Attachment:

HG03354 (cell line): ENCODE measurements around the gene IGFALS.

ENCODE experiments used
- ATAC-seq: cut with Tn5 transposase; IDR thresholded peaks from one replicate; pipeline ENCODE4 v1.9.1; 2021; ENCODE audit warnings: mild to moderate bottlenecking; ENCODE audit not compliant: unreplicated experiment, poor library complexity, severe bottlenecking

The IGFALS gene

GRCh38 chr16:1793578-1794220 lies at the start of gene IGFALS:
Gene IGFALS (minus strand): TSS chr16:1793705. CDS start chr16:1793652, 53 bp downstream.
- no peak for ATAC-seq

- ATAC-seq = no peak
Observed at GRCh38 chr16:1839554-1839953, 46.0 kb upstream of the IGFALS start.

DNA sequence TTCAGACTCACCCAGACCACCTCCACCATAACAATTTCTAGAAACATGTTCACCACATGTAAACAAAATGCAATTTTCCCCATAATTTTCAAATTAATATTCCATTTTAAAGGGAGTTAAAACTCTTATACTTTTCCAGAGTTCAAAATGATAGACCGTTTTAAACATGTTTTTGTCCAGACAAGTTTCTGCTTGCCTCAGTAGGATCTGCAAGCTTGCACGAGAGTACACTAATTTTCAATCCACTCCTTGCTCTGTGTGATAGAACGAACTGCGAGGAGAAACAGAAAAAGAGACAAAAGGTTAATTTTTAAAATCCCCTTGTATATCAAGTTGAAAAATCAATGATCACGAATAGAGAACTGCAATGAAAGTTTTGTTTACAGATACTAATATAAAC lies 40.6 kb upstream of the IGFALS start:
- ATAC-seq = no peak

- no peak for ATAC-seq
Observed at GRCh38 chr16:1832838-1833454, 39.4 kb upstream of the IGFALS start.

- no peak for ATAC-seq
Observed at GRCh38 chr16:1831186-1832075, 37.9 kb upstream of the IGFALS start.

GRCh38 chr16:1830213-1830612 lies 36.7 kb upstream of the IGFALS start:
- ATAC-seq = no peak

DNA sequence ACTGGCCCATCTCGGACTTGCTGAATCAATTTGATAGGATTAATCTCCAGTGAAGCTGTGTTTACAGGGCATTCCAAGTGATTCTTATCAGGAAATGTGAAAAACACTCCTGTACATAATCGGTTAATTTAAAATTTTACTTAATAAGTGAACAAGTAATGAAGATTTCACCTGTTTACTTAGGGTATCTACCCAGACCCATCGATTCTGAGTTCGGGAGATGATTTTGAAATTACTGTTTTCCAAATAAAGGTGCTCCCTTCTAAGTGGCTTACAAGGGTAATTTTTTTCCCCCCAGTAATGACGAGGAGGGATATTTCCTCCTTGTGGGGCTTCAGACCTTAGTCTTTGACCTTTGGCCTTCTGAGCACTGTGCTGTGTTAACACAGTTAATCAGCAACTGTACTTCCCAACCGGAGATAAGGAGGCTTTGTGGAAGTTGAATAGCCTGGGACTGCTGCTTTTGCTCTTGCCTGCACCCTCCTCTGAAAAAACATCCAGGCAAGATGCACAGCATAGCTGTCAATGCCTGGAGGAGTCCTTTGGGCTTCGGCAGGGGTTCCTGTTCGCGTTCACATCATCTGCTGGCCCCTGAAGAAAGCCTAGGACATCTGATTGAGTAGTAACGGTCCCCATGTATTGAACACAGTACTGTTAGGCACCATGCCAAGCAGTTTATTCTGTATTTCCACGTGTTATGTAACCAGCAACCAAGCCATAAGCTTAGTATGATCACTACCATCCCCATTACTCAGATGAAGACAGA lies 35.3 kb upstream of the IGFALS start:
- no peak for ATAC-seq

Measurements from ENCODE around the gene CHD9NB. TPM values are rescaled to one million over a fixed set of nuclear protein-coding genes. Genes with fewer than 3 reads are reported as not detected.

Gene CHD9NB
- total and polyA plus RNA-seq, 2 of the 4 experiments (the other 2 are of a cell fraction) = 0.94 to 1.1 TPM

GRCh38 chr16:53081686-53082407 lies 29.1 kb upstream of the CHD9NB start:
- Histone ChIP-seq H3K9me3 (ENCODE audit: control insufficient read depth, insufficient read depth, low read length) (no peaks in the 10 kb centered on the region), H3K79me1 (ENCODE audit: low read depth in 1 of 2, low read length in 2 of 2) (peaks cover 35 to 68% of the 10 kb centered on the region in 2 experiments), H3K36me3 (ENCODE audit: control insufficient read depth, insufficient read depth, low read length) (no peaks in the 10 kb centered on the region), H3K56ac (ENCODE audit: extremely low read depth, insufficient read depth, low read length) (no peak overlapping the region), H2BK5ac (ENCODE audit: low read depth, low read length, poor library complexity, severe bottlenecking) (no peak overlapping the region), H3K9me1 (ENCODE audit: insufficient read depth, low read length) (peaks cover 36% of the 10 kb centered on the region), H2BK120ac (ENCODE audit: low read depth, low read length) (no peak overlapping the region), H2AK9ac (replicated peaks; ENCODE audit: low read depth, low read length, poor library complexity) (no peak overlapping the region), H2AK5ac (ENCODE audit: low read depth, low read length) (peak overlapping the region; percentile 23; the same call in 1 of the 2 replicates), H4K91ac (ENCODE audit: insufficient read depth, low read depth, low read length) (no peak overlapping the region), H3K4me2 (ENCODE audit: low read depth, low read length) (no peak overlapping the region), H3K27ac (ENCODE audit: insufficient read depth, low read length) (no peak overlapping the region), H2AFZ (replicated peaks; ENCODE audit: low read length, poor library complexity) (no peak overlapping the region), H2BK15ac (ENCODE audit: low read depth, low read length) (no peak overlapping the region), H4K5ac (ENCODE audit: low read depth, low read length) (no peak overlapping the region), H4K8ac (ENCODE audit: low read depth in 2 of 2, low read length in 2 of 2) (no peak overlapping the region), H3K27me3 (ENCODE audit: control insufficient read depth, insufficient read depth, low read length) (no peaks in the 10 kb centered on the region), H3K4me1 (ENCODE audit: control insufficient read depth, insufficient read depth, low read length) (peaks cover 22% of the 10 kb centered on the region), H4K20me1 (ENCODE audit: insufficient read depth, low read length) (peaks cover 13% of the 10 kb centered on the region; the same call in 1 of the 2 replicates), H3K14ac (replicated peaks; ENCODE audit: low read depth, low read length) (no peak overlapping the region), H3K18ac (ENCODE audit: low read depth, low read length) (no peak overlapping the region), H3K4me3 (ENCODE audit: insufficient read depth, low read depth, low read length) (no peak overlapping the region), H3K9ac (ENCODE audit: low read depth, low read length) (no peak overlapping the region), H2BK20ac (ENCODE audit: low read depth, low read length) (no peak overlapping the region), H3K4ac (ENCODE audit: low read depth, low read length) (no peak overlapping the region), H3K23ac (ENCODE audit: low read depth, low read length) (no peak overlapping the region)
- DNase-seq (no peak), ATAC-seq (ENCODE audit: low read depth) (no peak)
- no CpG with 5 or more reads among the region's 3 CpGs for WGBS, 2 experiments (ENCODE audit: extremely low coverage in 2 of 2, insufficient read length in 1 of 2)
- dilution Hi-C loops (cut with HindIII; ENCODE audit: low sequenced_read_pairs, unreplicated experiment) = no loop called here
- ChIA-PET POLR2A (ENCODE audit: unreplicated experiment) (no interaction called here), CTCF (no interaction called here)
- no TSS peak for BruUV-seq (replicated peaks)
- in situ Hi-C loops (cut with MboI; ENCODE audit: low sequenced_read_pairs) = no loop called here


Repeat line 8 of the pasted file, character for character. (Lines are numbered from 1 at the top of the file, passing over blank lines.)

- ATAC-seq = no peak